The receptionist taking calls at Andean Rural Health, Inc., sounds more Appalachian than Andean. The storefront for this multimillion-dollar, private, non-profit relief agency is a converted residence facing Lake Junaluska, a retreat center in the North Carolina mountains owned by the United Methodist Church, where Andean Rural Health has its roots.
With 16 years of health care experience in Bolivia, Andean Rural Health is beginning its fourth contract with the State Department's U.S. Agency for International Development (USAID). The contract runs four years as a matching grant. USAID gives $1 million under its child survival and disease program for Andean Rural Health to treat medical needs in the altiplano, or high plains, regions of Bolivia. An additional $1 million comes from individual Methodist churches, some Presbyterian and Lutheran congregations, and private donors. Andean Rural Health keeps fewer than 10 employees in North Carolina, its U.S. headquarters, with 90-100 employees in Bolivia. Program director Sara Espada is circumspect about the agency's long-standing work with the government: "The AID grant is in some ways restrictive, but it fits with our organization's mission: improving the health of rural people in the Andes."
Even so, Andean Rural Health is part of a dozen international relief organizations that have joined pro-life members of Congress to change the way Washington hands out the money. In the same motion, their effort, if successful, would cut the amount of taxpayer money going to overseas population-control programs and groups that press for liberalized abortion laws in other countries.
The amendment to upcoming foreign operations funding, proposed by U.S. Rep. Joseph Pitts (R-Pa.), would shift $100 million from controversial population-control programs to child-survival programs. Groups like Andean Rural Health want to distance themselves from the controversial side of USAID work, the population control programs, and get back to basics: providing clean water and sound advice about nutrition and health care. After all, who can be against child survival?
For starters, the Clinton administration.
Photo-ops of First Lady Hillary Clinton touring the orphanages of the Third World aside, President Clinton has proposed cuts in child-survival spending for the last three years. At the same time, the administration has sought to increase federal spending for population-control programs. It also has renewed its support for the UN Population Fund. This year the UN agency launched a four-year demonstration project in China. The project claims to promote "voluntarism" in family planning throughout China, in spite of evidence that China's communist regime continues to perform forced sterilizations and other coercive types of "family planning" (see WORLD, June 27, 1998).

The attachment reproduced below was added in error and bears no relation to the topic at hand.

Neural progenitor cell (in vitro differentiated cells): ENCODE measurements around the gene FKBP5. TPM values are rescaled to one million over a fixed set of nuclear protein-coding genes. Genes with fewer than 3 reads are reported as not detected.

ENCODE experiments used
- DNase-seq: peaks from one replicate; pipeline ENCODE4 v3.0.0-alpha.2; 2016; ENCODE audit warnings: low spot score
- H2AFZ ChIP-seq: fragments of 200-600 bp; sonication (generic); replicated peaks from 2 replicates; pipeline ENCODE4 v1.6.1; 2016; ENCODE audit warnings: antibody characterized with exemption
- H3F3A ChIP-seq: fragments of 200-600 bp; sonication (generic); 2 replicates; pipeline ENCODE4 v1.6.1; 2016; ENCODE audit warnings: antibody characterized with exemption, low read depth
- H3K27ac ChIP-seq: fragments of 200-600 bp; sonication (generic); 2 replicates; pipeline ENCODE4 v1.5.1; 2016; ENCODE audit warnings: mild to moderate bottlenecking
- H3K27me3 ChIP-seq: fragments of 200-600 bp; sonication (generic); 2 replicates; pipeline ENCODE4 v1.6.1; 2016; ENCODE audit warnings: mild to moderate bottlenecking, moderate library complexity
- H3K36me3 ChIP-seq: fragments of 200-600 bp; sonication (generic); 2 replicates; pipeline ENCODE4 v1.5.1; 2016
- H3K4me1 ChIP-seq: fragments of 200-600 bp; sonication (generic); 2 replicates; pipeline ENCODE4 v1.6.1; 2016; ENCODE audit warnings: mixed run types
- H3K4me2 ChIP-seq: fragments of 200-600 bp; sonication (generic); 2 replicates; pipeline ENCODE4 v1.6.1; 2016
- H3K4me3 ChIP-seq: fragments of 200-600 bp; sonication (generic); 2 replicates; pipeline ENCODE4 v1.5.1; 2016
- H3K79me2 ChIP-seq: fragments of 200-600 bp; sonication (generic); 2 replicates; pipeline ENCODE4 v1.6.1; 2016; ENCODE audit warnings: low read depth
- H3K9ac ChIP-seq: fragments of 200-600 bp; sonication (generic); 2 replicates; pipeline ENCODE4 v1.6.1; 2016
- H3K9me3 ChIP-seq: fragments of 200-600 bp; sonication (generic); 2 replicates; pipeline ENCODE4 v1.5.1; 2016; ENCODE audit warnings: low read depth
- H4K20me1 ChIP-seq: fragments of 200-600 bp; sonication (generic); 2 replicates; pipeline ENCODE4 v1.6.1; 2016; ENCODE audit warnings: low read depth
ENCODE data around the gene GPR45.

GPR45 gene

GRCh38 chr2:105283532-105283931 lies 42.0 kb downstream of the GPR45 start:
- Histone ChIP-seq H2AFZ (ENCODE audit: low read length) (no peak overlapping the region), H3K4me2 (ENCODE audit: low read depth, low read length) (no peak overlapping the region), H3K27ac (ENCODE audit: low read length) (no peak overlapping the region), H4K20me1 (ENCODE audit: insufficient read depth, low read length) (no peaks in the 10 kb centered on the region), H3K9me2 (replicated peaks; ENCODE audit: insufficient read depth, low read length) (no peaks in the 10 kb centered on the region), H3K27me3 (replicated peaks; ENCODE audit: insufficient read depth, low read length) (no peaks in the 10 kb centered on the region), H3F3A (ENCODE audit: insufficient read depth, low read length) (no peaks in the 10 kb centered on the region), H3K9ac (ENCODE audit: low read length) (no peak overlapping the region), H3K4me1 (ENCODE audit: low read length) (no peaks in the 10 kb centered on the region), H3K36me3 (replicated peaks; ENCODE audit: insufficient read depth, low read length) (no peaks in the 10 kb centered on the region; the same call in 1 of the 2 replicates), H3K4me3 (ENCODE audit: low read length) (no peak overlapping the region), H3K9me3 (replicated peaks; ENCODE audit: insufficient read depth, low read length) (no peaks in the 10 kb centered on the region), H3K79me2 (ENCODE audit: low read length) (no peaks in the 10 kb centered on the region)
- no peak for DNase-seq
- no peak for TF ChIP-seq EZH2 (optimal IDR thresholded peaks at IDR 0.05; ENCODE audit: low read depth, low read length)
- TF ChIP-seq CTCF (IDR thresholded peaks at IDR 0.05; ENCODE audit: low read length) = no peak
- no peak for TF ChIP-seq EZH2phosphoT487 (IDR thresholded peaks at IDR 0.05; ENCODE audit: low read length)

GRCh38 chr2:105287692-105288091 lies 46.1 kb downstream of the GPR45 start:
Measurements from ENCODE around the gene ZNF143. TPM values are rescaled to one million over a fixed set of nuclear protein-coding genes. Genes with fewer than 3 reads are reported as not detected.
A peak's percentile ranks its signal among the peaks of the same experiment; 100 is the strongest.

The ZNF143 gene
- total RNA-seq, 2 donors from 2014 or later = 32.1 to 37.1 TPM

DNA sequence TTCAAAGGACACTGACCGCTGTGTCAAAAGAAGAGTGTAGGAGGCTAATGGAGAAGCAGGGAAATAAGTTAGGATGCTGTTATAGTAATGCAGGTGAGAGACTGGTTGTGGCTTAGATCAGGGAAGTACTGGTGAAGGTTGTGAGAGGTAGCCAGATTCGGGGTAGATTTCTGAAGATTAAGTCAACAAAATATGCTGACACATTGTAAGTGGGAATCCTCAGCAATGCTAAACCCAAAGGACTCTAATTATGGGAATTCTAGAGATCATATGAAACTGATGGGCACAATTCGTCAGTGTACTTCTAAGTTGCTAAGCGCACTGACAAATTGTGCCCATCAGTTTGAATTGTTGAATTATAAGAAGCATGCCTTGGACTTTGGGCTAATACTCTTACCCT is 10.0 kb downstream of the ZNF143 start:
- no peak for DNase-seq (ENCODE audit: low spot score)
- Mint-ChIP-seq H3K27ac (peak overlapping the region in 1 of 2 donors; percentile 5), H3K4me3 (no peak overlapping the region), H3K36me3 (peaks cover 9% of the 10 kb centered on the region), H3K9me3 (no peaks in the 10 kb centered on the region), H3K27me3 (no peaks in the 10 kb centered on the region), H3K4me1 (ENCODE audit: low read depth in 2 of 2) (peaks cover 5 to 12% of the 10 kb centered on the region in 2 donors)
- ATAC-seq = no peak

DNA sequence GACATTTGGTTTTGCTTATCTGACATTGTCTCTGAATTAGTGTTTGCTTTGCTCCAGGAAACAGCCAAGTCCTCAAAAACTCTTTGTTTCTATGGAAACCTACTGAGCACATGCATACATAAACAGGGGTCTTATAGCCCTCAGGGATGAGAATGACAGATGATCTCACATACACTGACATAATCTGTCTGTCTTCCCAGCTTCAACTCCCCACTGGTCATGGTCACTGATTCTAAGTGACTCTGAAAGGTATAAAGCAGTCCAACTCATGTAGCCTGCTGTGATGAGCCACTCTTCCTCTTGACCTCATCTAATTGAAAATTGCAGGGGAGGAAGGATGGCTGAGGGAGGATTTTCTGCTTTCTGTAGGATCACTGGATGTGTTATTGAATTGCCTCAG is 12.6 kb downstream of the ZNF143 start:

In contrast, child-survival programs focus on preventing diarrhea, acute respiratory infection, measles, malaria, and malnutrition. All are leading causes of death among children under five in the developing world. Health officials say 12 million of those deaths each year are preventable.
The groups petitioning Congress for the change include heavy hitters like World Vision, Catholic Relief Services, and the Salvation Army. Other church-based organizations include World Relief, the Adventist Development & Relief Agency, and Andean Rural Health Care. Also signed on are Christian Children's Fund, Esperanca, Food for the Hungry, Project Concern, Project Hope, and the International Eye Foundation.
"What we are trying to do is get a little bit more money for these things, which are very, very cheap," Mr. Pitts, who is founder of the Congressional Life Forum and a member of the House Pro-Life Caucus, told WORLD. "Population-control programs are expensive, and we keep hearing reports of contraceptives stacked to the ceiling while they can't get a simple pill in some health clinics."
Mr. Pitts continued, "I am not a fan of population-control monies. I think there is a lot of waste and money is fungible. It is going to organizations who use it to promote abortion."
He is also concerned about fungible terminology. Groups supporting aggressive population-control programs increasingly use child-survival programs, for instance, to advance their agenda. Counseling on the use of contraceptives and distributing them as well are done under the rubric of "birth spacing" and "maternal health," components of child-survival packages. "This addresses that issue by defunding it," said Mr. Pitts. "It represents rearranging priorities."
But that may be more than relief agencies are counting on, because even the most broadly evangelical ones-to varying degrees-are part of the population-control groupthink.